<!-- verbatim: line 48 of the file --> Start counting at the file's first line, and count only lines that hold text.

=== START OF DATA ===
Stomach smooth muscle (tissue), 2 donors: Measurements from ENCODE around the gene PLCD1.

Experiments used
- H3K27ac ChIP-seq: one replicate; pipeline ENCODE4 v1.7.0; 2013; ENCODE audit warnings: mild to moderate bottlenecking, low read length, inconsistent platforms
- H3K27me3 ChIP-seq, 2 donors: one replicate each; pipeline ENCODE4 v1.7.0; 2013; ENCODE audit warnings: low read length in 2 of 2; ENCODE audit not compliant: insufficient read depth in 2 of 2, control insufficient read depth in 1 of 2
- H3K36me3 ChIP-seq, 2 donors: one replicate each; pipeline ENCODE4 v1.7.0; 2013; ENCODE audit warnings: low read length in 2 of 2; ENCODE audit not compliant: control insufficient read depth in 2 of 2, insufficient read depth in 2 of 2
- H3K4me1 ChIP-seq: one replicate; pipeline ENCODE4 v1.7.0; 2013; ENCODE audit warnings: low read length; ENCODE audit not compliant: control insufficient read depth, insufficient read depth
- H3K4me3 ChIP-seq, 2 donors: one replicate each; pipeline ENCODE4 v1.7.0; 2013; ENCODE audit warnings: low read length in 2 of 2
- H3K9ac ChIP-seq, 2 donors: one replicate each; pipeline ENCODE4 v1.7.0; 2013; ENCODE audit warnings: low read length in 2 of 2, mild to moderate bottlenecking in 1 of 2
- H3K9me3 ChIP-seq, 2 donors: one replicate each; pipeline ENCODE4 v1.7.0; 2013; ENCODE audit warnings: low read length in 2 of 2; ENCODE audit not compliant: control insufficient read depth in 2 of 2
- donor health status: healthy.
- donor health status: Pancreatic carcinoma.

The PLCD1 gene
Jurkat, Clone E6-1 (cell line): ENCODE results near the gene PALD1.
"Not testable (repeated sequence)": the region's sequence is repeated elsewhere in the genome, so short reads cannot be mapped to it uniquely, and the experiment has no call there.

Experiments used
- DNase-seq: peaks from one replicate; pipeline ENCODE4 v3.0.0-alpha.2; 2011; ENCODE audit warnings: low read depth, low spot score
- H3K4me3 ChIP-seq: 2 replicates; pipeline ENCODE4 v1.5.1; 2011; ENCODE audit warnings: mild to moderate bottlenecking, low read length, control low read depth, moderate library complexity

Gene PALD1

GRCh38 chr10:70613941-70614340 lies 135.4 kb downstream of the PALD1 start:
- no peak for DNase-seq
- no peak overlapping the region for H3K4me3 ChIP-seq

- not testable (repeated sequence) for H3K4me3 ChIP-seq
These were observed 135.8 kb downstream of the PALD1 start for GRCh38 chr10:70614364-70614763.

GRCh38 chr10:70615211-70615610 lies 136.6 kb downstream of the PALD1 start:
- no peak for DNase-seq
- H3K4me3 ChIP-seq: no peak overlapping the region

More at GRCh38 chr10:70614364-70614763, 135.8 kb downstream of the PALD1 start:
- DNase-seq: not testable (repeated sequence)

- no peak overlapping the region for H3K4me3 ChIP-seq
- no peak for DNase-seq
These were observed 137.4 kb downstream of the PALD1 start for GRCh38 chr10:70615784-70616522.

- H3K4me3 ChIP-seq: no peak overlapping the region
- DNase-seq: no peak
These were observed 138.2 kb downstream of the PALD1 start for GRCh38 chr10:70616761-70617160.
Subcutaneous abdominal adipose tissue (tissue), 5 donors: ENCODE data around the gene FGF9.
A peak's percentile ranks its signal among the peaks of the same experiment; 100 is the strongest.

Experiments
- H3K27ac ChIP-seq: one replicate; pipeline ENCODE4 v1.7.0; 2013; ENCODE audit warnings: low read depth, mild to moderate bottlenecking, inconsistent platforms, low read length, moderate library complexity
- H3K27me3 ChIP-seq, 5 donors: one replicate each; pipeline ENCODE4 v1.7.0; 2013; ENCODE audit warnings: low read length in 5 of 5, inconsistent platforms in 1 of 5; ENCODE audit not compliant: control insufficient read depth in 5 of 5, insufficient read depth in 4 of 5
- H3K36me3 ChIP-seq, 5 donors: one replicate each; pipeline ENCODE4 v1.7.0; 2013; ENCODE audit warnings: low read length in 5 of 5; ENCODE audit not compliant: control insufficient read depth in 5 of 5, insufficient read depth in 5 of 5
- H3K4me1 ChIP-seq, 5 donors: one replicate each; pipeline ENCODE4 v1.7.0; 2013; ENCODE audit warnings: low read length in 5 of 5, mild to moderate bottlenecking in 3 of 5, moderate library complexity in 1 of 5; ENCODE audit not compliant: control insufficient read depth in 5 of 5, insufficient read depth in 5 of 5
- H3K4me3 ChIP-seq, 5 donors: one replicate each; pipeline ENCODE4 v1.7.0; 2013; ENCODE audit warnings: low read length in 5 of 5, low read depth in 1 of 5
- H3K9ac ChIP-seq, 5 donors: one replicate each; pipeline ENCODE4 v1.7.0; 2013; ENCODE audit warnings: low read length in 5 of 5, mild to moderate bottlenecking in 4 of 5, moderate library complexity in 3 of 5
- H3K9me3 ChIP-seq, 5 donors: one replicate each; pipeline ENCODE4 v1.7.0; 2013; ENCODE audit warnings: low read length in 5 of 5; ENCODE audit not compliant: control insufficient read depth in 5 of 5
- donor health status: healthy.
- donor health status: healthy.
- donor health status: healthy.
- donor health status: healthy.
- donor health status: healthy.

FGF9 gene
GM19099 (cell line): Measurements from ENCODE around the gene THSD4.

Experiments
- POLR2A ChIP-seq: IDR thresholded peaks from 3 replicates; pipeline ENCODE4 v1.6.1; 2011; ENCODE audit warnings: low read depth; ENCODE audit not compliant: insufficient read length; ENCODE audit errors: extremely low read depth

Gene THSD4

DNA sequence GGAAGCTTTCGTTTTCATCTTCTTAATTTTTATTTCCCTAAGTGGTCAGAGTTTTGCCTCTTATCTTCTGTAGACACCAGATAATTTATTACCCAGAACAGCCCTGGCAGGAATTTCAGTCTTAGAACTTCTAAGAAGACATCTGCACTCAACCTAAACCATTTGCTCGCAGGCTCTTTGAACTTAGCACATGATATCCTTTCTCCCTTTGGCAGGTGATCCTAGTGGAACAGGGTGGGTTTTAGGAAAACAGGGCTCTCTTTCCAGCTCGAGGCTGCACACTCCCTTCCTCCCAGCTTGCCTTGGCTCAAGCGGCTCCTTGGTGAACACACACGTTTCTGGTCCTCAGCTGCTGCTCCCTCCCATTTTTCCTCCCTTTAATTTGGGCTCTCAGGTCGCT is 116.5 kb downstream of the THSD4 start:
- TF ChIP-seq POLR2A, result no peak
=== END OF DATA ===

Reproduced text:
- donor health status: healthy.